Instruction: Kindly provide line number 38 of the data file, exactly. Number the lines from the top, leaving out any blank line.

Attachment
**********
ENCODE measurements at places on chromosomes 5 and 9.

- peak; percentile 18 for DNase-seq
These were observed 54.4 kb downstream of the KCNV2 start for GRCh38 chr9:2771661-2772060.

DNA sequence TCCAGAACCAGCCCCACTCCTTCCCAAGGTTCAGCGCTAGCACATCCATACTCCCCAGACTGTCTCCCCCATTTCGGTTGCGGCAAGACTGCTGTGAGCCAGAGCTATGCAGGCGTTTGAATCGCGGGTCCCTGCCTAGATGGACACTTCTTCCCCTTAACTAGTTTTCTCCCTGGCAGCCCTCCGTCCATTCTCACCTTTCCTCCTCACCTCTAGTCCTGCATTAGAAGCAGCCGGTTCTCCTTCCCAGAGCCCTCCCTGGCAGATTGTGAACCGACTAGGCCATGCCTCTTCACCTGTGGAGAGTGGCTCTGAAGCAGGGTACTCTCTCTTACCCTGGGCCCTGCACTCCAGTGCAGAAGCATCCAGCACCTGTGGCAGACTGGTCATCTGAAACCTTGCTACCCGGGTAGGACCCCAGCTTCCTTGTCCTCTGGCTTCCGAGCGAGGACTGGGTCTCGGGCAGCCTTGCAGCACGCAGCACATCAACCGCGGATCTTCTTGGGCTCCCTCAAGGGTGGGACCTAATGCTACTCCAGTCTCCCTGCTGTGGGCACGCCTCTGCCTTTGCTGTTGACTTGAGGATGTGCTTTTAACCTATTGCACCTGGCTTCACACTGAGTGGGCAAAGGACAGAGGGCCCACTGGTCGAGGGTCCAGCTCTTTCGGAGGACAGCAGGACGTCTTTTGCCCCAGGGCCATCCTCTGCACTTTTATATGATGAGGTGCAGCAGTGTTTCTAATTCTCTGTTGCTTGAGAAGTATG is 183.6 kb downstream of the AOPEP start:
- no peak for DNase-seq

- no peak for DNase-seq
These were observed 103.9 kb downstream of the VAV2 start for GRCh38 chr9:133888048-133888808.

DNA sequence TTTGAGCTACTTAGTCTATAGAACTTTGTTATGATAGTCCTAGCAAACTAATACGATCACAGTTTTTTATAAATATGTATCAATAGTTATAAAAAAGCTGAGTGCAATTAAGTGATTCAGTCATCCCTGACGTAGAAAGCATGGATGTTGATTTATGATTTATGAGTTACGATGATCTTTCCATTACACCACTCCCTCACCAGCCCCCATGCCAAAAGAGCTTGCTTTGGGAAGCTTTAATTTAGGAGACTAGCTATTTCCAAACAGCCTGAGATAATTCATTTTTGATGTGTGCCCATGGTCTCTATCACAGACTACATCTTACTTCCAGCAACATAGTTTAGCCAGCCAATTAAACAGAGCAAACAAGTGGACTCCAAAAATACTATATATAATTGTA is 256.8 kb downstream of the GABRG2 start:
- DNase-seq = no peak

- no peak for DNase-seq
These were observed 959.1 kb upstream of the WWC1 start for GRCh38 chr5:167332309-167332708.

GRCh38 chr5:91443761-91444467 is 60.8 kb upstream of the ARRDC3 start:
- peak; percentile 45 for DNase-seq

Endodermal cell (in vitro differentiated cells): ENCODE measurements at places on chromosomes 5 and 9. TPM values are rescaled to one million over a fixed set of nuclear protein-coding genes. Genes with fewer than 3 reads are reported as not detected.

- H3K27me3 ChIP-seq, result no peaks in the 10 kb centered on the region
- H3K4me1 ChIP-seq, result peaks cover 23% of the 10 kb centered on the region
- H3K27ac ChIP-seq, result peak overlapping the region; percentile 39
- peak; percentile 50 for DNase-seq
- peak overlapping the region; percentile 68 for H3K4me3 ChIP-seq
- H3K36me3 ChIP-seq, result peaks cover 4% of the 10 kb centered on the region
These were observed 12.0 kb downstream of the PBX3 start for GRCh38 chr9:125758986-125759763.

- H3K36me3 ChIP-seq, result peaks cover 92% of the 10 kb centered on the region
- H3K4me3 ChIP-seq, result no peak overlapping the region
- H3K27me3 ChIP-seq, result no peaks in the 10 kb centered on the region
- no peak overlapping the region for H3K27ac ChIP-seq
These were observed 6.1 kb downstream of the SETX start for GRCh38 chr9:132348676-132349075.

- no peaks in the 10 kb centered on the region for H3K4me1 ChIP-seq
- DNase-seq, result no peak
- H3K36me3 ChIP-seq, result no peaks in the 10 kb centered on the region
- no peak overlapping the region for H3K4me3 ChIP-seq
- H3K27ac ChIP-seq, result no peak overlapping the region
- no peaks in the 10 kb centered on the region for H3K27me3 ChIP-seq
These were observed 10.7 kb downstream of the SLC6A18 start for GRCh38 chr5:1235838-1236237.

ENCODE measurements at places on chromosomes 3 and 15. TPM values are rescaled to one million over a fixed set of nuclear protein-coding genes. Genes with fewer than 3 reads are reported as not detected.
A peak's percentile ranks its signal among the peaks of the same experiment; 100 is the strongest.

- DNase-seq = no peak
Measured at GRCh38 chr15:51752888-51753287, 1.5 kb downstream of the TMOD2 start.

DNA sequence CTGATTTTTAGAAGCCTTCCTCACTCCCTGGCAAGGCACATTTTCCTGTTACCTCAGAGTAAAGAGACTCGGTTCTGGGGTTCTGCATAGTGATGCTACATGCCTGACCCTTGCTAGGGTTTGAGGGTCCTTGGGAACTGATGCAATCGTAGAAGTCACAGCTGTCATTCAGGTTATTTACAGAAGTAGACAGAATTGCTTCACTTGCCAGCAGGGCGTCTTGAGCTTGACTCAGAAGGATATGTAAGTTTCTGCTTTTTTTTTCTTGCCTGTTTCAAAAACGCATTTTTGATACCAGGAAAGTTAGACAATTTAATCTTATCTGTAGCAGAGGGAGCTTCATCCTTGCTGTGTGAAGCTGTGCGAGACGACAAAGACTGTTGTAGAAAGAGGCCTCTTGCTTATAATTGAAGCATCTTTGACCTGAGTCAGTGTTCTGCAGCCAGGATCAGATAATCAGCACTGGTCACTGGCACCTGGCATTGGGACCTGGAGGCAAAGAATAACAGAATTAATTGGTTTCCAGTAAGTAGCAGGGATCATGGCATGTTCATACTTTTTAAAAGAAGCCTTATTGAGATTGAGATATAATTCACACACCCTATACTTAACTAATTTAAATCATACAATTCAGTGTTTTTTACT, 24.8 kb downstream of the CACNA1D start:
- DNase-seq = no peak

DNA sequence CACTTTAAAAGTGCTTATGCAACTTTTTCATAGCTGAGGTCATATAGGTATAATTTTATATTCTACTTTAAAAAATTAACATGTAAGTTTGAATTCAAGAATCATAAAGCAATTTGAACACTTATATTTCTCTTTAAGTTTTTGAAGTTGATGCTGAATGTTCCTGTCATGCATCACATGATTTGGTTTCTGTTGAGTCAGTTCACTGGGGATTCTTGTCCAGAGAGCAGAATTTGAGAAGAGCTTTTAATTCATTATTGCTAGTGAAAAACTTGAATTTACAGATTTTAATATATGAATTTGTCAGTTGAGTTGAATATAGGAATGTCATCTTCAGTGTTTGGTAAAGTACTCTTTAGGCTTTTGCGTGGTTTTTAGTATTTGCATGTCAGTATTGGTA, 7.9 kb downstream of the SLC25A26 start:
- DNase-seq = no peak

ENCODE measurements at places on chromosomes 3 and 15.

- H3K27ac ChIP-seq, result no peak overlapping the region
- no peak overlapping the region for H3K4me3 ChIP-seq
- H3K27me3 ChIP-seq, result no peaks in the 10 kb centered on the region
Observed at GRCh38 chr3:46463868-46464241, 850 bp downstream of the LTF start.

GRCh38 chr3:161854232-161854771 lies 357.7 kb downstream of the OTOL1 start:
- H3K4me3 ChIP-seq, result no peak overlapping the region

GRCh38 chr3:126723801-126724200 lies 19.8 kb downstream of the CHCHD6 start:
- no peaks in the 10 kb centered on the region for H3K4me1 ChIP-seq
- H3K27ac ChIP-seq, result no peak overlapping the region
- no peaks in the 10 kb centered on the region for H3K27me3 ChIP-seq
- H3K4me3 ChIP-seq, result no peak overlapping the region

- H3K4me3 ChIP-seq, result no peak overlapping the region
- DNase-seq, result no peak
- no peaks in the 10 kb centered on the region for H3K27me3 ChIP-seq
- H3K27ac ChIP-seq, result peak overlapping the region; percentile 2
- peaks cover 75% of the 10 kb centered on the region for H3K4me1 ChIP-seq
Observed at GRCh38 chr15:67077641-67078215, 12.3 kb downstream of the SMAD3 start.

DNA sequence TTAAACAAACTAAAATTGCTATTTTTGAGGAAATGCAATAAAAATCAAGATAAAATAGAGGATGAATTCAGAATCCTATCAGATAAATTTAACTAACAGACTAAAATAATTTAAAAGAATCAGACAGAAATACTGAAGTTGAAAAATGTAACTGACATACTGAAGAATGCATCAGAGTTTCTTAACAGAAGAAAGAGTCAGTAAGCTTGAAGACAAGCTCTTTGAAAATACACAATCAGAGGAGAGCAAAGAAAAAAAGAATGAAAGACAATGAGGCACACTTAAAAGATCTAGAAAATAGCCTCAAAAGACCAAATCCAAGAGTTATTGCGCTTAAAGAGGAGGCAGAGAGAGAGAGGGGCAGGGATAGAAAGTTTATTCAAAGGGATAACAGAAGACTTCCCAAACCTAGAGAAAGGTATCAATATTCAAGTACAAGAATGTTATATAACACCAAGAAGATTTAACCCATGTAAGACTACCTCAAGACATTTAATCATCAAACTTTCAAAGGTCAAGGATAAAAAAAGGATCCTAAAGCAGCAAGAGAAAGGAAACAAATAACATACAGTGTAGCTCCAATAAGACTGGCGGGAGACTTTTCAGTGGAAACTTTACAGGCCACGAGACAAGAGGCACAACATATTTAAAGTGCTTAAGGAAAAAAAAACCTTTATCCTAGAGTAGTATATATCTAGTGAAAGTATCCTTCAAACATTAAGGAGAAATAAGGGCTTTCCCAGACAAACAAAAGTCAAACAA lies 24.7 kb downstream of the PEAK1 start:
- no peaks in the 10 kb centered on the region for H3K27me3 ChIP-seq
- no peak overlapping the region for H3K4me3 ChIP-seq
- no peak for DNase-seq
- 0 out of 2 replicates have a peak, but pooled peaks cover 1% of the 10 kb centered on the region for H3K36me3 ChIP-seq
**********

DNA sequence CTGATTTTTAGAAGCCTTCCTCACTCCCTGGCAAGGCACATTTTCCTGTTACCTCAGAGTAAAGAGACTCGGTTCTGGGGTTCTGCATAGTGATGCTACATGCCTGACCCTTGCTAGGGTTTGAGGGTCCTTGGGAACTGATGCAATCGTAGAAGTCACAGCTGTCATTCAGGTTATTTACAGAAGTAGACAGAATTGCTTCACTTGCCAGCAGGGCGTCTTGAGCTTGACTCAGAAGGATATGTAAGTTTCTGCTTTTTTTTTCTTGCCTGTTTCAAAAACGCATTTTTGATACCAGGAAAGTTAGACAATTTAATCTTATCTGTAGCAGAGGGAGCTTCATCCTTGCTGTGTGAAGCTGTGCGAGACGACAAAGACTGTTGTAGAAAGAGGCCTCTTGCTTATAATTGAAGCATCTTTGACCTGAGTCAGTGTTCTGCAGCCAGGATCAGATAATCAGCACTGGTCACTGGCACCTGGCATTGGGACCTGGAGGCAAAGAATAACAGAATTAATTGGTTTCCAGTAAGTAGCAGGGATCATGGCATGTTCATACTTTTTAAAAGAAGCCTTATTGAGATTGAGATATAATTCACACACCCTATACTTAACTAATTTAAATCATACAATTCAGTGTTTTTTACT, 24.8 kb downstream of the CACNA1D start: